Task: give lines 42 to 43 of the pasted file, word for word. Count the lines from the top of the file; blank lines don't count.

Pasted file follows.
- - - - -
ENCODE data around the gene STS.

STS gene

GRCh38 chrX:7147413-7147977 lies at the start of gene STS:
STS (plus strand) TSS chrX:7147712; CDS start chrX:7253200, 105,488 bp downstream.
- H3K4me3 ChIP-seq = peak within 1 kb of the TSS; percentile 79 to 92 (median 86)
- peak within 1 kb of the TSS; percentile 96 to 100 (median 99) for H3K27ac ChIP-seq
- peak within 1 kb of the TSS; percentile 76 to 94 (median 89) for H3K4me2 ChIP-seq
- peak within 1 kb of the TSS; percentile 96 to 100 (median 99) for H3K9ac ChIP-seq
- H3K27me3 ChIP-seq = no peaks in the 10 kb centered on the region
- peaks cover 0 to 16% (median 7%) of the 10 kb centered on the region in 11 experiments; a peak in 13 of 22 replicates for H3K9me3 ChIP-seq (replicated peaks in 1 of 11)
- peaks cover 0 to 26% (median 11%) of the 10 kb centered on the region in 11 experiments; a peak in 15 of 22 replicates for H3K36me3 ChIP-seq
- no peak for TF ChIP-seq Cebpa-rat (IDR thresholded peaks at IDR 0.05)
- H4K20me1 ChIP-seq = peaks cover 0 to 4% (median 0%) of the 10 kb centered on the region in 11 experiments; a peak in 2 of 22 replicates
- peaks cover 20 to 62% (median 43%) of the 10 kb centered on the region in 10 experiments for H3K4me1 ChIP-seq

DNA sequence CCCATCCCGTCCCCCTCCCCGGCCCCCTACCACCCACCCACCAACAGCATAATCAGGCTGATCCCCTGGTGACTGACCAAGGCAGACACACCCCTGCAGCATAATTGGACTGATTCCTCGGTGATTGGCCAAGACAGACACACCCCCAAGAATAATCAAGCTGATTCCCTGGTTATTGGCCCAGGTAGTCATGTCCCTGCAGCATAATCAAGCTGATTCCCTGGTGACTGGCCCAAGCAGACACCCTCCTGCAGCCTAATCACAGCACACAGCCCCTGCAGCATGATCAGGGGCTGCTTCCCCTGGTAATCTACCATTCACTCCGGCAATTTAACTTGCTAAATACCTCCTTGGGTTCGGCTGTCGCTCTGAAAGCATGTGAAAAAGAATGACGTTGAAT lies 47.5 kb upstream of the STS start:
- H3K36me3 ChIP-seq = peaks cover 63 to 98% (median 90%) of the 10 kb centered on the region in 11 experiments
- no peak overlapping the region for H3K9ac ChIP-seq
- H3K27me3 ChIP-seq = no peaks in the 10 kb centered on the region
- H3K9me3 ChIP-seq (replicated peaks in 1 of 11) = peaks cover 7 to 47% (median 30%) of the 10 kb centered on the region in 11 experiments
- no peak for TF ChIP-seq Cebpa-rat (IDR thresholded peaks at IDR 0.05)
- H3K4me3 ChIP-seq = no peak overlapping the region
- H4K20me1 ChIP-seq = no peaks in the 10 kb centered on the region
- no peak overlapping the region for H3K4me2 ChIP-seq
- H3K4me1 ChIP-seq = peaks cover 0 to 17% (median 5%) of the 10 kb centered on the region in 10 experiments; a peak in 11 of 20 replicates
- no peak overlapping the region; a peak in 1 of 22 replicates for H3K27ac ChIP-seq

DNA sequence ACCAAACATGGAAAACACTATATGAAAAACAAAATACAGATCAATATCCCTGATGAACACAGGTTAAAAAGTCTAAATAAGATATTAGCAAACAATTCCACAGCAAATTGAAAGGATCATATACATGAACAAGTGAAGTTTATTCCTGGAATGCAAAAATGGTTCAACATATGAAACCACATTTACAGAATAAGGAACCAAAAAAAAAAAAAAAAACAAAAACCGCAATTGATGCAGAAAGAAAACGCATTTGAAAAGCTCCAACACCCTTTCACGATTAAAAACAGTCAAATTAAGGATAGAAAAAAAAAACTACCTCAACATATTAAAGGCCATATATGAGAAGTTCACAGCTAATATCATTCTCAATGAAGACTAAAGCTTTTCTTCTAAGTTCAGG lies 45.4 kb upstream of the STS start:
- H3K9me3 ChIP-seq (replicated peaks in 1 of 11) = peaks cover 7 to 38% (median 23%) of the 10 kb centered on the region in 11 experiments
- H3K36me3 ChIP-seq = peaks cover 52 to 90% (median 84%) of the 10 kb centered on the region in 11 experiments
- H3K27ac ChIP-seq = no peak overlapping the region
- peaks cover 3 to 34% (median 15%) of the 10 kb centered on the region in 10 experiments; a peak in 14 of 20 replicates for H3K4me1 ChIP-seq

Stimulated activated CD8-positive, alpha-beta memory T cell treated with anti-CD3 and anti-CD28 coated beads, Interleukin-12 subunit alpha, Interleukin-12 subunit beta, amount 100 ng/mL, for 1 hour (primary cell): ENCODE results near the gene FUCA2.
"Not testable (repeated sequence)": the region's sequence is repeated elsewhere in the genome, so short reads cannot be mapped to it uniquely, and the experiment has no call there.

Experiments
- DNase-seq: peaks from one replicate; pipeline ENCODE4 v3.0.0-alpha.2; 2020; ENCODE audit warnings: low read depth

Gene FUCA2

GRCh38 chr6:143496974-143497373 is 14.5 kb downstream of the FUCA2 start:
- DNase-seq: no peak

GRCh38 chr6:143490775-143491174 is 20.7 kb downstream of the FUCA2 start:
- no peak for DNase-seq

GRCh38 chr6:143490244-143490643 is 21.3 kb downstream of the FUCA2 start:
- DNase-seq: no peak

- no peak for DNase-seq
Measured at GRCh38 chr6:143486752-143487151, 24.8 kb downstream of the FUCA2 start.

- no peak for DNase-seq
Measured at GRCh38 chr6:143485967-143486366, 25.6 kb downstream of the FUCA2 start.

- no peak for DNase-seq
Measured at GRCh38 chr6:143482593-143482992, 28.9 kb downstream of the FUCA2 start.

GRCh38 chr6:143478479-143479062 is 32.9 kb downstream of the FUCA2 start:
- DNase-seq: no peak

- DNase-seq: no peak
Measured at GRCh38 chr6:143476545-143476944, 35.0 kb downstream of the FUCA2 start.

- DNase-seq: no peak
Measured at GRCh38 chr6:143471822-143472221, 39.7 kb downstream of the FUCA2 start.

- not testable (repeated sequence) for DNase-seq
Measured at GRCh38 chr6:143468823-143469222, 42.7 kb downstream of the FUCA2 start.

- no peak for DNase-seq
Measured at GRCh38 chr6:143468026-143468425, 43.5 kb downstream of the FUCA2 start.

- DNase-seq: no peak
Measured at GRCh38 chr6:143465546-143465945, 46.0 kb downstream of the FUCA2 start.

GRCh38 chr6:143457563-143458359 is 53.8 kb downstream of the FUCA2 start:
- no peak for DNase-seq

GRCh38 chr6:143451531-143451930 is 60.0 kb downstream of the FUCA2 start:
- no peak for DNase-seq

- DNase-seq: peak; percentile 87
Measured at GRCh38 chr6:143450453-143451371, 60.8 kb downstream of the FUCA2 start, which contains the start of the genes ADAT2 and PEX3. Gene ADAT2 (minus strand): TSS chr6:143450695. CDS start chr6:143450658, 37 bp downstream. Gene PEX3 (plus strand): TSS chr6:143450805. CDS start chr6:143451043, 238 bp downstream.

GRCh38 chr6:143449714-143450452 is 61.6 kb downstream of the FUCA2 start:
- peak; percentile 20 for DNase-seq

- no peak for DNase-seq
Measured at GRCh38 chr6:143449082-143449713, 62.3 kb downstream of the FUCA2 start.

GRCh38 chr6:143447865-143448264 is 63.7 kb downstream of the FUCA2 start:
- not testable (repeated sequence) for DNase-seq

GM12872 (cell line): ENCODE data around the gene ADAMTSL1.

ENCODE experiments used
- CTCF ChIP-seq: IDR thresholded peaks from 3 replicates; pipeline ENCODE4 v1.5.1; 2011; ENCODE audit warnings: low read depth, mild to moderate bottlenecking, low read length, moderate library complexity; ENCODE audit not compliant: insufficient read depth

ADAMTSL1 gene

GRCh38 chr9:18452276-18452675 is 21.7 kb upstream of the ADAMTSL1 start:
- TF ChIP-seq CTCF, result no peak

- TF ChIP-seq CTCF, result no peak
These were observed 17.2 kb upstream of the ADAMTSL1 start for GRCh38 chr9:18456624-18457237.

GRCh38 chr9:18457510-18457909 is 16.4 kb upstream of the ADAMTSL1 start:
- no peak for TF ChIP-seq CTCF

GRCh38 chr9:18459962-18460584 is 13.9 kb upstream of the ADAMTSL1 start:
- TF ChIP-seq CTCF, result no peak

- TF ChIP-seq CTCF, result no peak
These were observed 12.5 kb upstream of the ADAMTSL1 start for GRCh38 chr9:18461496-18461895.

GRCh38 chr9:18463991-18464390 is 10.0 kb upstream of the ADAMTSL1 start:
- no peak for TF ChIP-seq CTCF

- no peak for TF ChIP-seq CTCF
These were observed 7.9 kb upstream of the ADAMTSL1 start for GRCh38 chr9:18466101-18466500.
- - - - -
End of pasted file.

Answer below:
- no peak for DNase-seq
Measured at GRCh38 chr6:143486752-143487151, 24.8 kb downstream of the FUCA2 start.